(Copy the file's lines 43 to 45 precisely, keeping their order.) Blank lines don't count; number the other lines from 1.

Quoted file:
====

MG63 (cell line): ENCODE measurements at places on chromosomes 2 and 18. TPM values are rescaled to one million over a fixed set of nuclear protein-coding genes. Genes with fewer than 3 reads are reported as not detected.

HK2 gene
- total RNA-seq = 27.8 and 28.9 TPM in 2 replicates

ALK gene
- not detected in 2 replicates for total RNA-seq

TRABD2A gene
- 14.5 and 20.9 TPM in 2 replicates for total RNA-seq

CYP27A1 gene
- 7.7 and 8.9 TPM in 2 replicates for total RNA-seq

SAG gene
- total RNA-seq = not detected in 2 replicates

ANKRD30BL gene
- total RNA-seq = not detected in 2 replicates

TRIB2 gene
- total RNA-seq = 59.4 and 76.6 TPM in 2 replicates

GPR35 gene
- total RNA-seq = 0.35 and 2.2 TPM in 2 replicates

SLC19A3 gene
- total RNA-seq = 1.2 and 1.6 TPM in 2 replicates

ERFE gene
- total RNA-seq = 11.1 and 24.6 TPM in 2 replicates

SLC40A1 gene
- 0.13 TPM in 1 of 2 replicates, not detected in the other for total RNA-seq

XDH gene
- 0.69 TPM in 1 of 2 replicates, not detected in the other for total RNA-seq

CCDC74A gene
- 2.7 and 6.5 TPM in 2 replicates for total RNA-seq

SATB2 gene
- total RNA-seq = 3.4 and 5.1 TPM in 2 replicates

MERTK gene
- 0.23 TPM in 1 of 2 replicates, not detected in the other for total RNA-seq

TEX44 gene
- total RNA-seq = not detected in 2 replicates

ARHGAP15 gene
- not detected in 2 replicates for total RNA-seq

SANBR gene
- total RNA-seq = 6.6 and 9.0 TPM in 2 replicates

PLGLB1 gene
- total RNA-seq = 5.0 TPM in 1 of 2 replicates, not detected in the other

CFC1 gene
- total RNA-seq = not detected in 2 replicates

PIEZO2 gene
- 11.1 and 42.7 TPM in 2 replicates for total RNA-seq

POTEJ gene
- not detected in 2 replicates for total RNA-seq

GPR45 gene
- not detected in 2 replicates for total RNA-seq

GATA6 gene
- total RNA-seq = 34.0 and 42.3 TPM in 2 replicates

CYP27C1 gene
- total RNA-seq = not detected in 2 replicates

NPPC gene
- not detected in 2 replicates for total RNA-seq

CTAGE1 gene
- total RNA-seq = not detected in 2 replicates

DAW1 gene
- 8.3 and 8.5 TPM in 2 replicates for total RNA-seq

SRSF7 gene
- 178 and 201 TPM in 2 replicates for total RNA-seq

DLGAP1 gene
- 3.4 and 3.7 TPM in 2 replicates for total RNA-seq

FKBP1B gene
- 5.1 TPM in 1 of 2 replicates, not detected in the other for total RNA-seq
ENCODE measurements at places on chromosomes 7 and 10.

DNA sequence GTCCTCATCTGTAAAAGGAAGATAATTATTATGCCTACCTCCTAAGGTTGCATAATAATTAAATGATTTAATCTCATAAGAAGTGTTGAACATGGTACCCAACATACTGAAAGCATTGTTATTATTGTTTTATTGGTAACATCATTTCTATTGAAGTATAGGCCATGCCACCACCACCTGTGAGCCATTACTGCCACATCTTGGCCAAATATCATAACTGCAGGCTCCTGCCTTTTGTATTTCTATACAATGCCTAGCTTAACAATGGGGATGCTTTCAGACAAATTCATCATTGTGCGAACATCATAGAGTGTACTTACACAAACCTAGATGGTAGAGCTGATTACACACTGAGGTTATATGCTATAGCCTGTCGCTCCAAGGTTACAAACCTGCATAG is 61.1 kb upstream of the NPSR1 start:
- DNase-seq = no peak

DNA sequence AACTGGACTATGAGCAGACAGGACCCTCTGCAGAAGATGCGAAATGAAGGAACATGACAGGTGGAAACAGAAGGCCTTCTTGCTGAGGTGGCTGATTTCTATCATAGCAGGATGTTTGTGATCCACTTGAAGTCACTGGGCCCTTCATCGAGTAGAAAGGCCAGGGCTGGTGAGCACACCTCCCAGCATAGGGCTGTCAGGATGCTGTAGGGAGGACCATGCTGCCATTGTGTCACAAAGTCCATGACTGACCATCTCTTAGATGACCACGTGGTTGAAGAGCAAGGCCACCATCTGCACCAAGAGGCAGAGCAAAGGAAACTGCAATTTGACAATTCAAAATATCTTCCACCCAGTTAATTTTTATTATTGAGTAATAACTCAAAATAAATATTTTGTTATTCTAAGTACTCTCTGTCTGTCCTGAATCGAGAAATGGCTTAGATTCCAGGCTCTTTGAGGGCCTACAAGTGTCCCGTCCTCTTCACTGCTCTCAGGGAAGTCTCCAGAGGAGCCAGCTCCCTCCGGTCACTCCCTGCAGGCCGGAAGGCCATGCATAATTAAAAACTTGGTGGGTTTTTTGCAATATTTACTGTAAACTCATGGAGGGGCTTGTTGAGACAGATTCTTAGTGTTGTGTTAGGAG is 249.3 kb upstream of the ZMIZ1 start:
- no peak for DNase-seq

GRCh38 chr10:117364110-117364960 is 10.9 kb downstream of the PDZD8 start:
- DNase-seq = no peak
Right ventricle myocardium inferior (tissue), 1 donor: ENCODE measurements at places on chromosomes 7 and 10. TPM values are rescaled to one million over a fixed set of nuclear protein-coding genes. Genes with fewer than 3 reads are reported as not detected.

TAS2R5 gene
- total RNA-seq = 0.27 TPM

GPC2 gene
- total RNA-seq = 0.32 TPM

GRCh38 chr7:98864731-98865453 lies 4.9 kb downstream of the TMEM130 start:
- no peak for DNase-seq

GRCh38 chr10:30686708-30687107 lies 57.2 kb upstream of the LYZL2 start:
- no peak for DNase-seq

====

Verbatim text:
- 11.1 and 42.7 TPM in 2 replicates for total RNA-seq

POTEJ gene
- not detected in 2 replicates for total RNA-seq